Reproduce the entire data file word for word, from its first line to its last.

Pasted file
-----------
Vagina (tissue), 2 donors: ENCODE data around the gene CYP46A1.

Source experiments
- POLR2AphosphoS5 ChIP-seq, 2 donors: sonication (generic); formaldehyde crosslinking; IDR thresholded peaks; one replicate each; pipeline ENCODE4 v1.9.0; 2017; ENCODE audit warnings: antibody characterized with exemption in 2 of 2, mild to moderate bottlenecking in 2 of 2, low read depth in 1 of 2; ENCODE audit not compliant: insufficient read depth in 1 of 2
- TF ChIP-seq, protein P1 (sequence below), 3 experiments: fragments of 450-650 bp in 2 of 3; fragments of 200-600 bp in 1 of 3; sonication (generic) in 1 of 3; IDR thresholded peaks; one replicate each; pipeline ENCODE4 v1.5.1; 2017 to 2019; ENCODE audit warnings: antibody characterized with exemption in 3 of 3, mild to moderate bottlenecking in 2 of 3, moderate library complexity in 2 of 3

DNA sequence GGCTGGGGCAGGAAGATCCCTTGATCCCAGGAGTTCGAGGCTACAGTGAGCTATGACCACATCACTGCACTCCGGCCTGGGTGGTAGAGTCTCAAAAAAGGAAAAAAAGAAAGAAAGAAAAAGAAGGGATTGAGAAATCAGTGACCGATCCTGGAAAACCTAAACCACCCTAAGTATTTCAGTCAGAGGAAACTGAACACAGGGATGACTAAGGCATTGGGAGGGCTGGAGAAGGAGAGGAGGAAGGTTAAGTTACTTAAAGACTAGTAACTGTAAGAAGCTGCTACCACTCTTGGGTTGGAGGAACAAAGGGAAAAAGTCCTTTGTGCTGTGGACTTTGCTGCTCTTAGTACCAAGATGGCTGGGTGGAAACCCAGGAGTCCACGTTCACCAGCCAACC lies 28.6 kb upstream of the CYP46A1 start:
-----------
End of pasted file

Vagina (tissue), 2 donors: ENCODE data around the gene CYP46A1.

Source experiments
- POLR2AphosphoS5 ChIP-seq, 2 donors: sonication (generic); formaldehyde crosslinking; IDR thresholded peaks; one replicate each; pipeline ENCODE4 v1.9.0; 2017; ENCODE audit warnings: antibody characterized with exemption in 2 of 2, mild to moderate bottlenecking in 2 of 2, low read depth in 1 of 2; ENCODE audit not compliant: insufficient read depth in 1 of 2
- TF ChIP-seq, protein P1 (sequence below), 3 experiments: fragments of 450-650 bp in 2 of 3; fragments of 200-600 bp in 1 of 3; sonication (generic) in 1 of 3; IDR thresholded peaks; one replicate each; pipeline ENCODE4 v1.5.1; 2017 to 2019; ENCODE audit warnings: antibody characterized with exemption in 3 of 3, mild to moderate bottlenecking in 2 of 3, moderate library complexity in 2 of 3

DNA sequence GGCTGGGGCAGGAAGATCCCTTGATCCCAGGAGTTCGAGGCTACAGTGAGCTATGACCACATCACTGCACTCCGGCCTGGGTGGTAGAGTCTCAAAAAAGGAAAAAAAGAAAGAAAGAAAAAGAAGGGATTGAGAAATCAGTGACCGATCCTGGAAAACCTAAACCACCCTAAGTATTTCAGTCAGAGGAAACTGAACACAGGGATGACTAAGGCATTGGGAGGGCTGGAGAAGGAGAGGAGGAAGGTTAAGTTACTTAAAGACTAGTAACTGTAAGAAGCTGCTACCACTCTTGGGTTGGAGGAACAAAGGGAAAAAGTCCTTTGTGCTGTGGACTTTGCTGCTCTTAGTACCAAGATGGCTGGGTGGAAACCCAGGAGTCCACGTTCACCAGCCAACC lies 28.6 kb upstream of the CYP46A1 start: